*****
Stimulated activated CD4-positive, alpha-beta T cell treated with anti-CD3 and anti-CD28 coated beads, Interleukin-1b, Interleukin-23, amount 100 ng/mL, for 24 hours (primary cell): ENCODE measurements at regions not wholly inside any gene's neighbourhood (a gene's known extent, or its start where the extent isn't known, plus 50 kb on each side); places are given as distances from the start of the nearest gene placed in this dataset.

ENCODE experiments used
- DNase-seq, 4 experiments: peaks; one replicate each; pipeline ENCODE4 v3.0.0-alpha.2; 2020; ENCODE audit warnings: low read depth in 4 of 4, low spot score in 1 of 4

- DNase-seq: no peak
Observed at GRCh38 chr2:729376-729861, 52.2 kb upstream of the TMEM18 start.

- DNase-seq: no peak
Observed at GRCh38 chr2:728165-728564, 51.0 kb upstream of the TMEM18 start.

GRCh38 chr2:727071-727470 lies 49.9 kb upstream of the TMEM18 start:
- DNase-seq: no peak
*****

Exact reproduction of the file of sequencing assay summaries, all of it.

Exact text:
Stimulated activated CD4-positive, alpha-beta T cell treated with anti-CD3 and anti-CD28 coated beads, Interleukin-1b, Interleukin-23, amount 100 ng/mL, for 24 hours (primary cell): ENCODE measurements at regions not wholly inside any gene's neighbourhood (a gene's known extent, or its start where the extent isn't known, plus 50 kb on each side); places are given as distances from the start of the nearest gene placed in this dataset.

ENCODE experiments used
- DNase-seq, 4 experiments: peaks; one replicate each; pipeline ENCODE4 v3.0.0-alpha.2; 2020; ENCODE audit warnings: low read depth in 4 of 4, low spot score in 1 of 4

- DNase-seq: no peak
Observed at GRCh38 chr2:729376-729861, 52.2 kb upstream of the TMEM18 start.

- DNase-seq: no peak
Observed at GRCh38 chr2:728165-728564, 51.0 kb upstream of the TMEM18 start.

GRCh38 chr2:727071-727470 lies 49.9 kb upstream of the TMEM18 start:
- DNase-seq: no peak